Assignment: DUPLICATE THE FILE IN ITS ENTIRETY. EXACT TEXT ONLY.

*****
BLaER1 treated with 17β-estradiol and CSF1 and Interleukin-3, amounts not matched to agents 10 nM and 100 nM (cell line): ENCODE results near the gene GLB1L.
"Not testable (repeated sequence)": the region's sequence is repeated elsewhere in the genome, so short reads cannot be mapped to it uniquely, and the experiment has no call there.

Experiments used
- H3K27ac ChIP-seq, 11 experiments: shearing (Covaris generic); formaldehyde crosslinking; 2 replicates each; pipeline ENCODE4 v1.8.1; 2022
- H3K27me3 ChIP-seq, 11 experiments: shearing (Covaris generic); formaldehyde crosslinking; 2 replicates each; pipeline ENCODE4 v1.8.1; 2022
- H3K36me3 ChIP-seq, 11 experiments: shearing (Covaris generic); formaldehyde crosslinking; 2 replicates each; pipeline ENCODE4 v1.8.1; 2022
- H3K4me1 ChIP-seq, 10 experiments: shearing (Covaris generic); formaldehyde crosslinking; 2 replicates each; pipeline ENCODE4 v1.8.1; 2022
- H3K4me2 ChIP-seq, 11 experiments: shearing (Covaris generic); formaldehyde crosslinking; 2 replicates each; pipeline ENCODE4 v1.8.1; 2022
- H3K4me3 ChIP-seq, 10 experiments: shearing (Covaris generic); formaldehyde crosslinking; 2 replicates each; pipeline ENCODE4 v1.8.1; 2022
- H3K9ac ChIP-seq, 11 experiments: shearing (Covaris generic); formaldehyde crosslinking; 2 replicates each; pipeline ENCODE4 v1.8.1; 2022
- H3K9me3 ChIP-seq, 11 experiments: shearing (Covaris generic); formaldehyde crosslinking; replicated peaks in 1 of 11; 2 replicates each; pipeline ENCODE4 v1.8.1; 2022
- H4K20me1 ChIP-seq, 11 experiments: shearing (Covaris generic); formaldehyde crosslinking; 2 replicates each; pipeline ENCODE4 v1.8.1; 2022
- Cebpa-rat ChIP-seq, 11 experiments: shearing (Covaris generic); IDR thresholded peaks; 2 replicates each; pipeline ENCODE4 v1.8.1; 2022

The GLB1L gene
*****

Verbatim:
BLaER1 treated with 17β-estradiol and CSF1 and Interleukin-3, amounts not matched to agents 10 nM and 100 nM (cell line): ENCODE results near the gene GLB1L.
"Not testable (repeated sequence)": the region's sequence is repeated elsewhere in the genome, so short reads cannot be mapped to it uniquely, and the experiment has no call there.

Experiments used
- H3K27ac ChIP-seq, 11 experiments: shearing (Covaris generic); formaldehyde crosslinking; 2 replicates each; pipeline ENCODE4 v1.8.1; 2022
- H3K27me3 ChIP-seq, 11 experiments: shearing (Covaris generic); formaldehyde crosslinking; 2 replicates each; pipeline ENCODE4 v1.8.1; 2022
- H3K36me3 ChIP-seq, 11 experiments: shearing (Covaris generic); formaldehyde crosslinking; 2 replicates each; pipeline ENCODE4 v1.8.1; 2022
- H3K4me1 ChIP-seq, 10 experiments: shearing (Covaris generic); formaldehyde crosslinking; 2 replicates each; pipeline ENCODE4 v1.8.1; 2022
- H3K4me2 ChIP-seq, 11 experiments: shearing (Covaris generic); formaldehyde crosslinking; 2 replicates each; pipeline ENCODE4 v1.8.1; 2022
- H3K4me3 ChIP-seq, 10 experiments: shearing (Covaris generic); formaldehyde crosslinking; 2 replicates each; pipeline ENCODE4 v1.8.1; 2022
- H3K9ac ChIP-seq, 11 experiments: shearing (Covaris generic); formaldehyde crosslinking; 2 replicates each; pipeline ENCODE4 v1.8.1; 2022
- H3K9me3 ChIP-seq, 11 experiments: shearing (Covaris generic); formaldehyde crosslinking; replicated peaks in 1 of 11; 2 replicates each; pipeline ENCODE4 v1.8.1; 2022
- H4K20me1 ChIP-seq, 11 experiments: shearing (Covaris generic); formaldehyde crosslinking; 2 replicates each; pipeline ENCODE4 v1.8.1; 2022
- Cebpa-rat ChIP-seq, 11 experiments: shearing (Covaris generic); IDR thresholded peaks; 2 replicates each; pipeline ENCODE4 v1.8.1; 2022

The GLB1L gene